Gaddang

The Gaddang number about 25,000. They are known to have inhabited the upper Cagayan Valley, particularly Isabela and Nueva Vizcaya since before the Spanish arrived. Their language is distantly related to Ibanag and Yogad; it is also spoken by ethnically-related highland Ga’dang in the provinces of Ifugao and Mountain Province

Ibanag

Ibanags are a predominantly Christian lowland ethnic group numbering around half a million people and who primarily inhabit the provinces of Cagayan and Isabela in Cagayan Valley, northern Luzon. They speak Ibanag, a language distantly related to Ilocano.

Ifugao

Untouched by the influences of Spanish colonialism, Ifugao culture values kinship, family ties, religious and cultural beliefs. Ifugao are unique among all ethnic groups in the mountain province for their narrative literature such as the hudhud, an epic dealing with hero ancestors sung in a poetic manner. Also unique to the Ifugao is their woodcarving art, most notably the carved granary guardians buluiand the prestige bench of the upper class, the hagabi.

Ivatan

The Ivatan (also spelled as Ibatan) are the predominant ethnoliguistic group in the Batanes islands of the Philippines. They have close cultural links with the Taiwanese aborigines.

Ilocano

The Ilocano people are a predominantly Christian group who reside within the lowlands and coastal areas of northwestern Luzon. Ilocanos are also found in scattered parts of Central Luzon, such asZambales, Nueva Ecija and Aurora, in Metro Manila and in some municipalities in Mindanao.They speak Ilocano and they form the third largest ethnolinguistic group in the Philippines at about 8.1 millionTheir foremost folk literature is Biag ni Lam-ang (The Life of Lam-ang), an epic poemwith similarities with the Ramayana.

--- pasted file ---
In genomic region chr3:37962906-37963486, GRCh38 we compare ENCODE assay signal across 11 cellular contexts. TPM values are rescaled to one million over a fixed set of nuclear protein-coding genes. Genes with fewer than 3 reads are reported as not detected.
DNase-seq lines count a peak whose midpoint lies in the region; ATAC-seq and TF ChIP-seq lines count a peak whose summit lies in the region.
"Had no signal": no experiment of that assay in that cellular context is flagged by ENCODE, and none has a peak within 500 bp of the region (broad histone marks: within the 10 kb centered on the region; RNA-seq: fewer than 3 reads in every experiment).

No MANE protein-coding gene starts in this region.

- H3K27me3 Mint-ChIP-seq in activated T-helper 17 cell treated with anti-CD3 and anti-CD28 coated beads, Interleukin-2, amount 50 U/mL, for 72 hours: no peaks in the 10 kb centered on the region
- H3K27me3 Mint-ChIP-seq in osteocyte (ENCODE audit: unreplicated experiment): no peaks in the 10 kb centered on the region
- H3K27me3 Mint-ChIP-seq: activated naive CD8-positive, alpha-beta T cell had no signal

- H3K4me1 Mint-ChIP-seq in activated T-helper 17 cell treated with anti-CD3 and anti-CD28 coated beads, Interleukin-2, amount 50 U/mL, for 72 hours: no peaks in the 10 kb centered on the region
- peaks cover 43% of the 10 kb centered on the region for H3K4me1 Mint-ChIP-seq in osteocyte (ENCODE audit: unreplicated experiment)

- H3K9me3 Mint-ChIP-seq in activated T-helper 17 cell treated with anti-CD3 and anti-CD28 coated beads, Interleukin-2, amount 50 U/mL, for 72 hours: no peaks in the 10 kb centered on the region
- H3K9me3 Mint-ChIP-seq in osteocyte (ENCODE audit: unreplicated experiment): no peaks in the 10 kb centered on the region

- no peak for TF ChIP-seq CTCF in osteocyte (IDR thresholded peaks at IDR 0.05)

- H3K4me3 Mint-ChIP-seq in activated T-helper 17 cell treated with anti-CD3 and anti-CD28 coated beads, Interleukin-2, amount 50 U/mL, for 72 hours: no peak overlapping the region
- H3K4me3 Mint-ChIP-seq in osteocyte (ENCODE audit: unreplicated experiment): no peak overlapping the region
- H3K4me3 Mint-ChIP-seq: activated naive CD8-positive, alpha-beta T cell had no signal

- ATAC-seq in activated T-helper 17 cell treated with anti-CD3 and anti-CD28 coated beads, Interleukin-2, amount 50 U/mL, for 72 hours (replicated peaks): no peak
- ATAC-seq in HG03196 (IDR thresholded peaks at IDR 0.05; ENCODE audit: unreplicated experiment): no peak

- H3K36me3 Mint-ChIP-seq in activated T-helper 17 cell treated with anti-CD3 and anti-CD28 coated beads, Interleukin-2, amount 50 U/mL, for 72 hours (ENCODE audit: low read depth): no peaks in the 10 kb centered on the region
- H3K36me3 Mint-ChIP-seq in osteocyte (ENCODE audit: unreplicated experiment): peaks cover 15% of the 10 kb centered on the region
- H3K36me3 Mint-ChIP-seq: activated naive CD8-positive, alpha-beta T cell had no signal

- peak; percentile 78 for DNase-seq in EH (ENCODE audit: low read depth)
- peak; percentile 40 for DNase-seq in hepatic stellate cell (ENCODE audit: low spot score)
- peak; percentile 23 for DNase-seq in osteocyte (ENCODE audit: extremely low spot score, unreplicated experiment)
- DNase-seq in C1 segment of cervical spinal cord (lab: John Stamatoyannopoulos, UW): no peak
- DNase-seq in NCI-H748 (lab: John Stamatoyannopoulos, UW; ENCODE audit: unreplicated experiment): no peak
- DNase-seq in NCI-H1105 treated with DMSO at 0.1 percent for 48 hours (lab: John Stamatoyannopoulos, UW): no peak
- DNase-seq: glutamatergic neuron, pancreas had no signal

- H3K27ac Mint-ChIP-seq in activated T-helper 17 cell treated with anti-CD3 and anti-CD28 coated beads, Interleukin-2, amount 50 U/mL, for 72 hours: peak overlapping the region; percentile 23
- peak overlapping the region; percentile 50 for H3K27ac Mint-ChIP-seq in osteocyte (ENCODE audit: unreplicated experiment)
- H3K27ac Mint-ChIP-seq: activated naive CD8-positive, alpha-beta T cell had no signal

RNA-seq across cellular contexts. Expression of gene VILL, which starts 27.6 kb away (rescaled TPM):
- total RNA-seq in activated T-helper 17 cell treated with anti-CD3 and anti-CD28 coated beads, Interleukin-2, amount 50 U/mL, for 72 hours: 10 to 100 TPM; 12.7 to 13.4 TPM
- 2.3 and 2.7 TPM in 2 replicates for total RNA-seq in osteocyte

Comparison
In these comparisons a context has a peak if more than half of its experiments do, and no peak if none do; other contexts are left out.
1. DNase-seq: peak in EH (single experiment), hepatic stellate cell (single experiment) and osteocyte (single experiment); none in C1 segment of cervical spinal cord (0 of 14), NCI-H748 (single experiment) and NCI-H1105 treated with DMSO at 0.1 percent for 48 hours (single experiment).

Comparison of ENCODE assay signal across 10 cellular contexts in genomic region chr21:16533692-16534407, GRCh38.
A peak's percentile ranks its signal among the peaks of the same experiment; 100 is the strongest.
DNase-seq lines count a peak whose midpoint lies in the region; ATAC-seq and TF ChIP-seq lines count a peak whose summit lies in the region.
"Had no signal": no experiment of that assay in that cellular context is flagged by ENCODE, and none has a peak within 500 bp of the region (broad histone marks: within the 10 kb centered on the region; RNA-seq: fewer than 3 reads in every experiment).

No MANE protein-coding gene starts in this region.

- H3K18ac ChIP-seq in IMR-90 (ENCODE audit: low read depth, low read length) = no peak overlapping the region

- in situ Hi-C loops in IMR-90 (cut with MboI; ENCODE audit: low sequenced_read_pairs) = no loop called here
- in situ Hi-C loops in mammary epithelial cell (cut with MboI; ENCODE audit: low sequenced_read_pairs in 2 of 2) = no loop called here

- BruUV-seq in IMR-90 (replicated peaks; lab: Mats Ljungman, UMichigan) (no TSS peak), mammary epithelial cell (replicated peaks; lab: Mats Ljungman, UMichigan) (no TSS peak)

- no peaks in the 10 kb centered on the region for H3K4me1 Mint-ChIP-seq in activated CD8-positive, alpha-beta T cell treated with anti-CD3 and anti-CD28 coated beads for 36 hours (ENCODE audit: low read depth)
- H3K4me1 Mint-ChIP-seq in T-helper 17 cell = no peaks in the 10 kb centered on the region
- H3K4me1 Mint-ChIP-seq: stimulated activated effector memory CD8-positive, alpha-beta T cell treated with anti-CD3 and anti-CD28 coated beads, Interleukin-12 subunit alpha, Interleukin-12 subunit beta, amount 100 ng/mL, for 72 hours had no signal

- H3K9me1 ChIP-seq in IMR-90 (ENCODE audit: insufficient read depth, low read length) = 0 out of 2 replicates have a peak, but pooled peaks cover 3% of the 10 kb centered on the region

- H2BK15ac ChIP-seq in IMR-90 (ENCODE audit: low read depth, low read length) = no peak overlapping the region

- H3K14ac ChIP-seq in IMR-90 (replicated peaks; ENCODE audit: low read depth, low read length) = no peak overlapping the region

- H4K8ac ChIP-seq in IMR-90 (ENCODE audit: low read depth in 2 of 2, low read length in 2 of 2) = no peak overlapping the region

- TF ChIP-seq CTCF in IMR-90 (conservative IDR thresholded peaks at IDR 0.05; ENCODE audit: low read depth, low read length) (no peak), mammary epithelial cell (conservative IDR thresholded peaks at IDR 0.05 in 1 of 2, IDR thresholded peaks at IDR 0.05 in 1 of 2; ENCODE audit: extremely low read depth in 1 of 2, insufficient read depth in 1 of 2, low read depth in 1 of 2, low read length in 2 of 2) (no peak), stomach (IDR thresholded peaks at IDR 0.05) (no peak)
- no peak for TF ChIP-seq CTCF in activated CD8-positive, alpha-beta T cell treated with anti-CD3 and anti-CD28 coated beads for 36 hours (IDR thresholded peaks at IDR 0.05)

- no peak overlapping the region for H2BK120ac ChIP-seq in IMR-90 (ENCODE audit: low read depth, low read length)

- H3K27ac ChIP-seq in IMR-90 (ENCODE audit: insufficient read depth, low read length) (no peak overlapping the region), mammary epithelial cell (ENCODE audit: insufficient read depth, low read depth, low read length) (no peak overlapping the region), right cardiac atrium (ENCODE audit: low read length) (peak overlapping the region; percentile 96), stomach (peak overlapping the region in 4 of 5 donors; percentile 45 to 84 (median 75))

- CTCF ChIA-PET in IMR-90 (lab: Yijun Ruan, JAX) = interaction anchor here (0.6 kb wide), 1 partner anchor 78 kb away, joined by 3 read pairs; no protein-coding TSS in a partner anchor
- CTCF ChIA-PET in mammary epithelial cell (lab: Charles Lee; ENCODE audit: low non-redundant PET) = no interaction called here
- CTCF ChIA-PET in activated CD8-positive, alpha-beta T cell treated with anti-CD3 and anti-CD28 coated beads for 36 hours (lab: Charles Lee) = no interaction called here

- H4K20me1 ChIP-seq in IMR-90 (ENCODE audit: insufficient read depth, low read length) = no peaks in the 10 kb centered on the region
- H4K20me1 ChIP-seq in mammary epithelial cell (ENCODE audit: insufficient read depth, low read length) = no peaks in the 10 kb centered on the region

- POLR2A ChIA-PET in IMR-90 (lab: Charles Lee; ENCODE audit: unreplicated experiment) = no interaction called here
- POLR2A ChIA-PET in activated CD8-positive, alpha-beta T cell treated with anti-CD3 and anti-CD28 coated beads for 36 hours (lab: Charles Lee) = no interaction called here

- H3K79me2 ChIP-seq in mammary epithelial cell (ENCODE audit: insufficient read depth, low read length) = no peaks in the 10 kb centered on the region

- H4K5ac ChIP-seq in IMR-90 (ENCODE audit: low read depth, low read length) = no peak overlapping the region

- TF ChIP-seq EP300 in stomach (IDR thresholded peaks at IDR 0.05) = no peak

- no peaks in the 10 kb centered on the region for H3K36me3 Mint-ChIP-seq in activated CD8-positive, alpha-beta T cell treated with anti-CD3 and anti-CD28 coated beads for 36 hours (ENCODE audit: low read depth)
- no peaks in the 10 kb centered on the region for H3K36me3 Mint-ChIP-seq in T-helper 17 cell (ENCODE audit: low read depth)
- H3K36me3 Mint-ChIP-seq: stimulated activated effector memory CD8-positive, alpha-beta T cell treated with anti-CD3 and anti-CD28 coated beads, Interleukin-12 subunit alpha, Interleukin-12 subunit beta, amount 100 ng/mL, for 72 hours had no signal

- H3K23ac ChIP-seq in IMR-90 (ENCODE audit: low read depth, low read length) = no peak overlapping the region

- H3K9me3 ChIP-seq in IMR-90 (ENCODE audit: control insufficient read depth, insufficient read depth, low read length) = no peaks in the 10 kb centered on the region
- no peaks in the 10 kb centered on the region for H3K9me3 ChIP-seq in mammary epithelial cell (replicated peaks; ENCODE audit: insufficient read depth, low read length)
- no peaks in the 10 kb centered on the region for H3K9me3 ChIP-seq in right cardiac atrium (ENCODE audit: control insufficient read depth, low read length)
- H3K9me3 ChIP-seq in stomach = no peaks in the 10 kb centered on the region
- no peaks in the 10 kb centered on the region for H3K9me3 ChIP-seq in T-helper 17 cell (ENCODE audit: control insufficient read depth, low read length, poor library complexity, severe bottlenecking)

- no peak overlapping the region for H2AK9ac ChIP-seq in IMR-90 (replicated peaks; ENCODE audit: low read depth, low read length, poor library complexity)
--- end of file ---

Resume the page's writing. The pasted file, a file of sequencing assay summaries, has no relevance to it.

Kapampangan

The Kapampangan or CapampaƱgan people are the seventh largest ethnolinguistic group in the Philippines. They originate from Pampanga in the central plains of Luzon, stretching from northeastern Bataan and southeastern Zambales, all the way up to southern Tarlac and Nueva Ecija. They are predominantly Christian. The Kapampangan language is spoken by more than two million people.

Kalinga

The Kalinga people are highlanders and the most extensive rice farmers of the Cordillera peoples, having been blessed with some of the most suitable land for both wet and dry rice farming. Like the Ifugao, the Kalinga are prolific terrace builders. The Kalinga are also skilled craftsmen, well-versed in basketry, loom weaving, metalsmithing, and pottery, the last centred in the lower Chico River Valley.

Pangasinan

The Pangasinan people or the Pangasinense are the eighth largest ethnolinguistic group in the Philippines. They are predominantly Christian and they originate from the northwestern seaboard ofLuzon, mainly in the province of Pangasinan and northern Tarlac,[16] as well as Benguet, Nueva Ecija, northern Zambales and western Nueva Vizcaya. They primarily speak and use thePangasinan language, which is spoken by more than 1.2 million people.

Bondoc

A feared war-like group of indigenous people who actively indulged in tribal wars with its neighbours until the 1930s. Every Bontoc male had to undergo a rites of passage into manhood, which may include head hunting, where the male has to journey and hunt for a human head. The Bontocs also used the jaw of the hunted head as a handle for gongs, and as late as the early 1990s, evidence of this practice can be seen from one of the gongs in Pukisan, Bontoc.

Other Ethnic Groups in Luzon:

  • Balongao
  • TIngugulan
  • Kankanaey
  • Kalanguya
  • Karao, Ibaloi
  • Ayangan
  • Tuwali
  • Yapayao
  • Bago
  • Agta
  • Kalanguya
  • Bugkalot
  • Isinal
  • Gaddang
  • Anggay
  • Dumagat
  • Itawis
  • Aeta
  • Negrito
  • Baluga
  • Pugod
  • Abelling
  • Agta
  • Dumagay
  • Remontado
  • Bugkalot
  • Cimaron
  • Kahibug
  • Tabangnon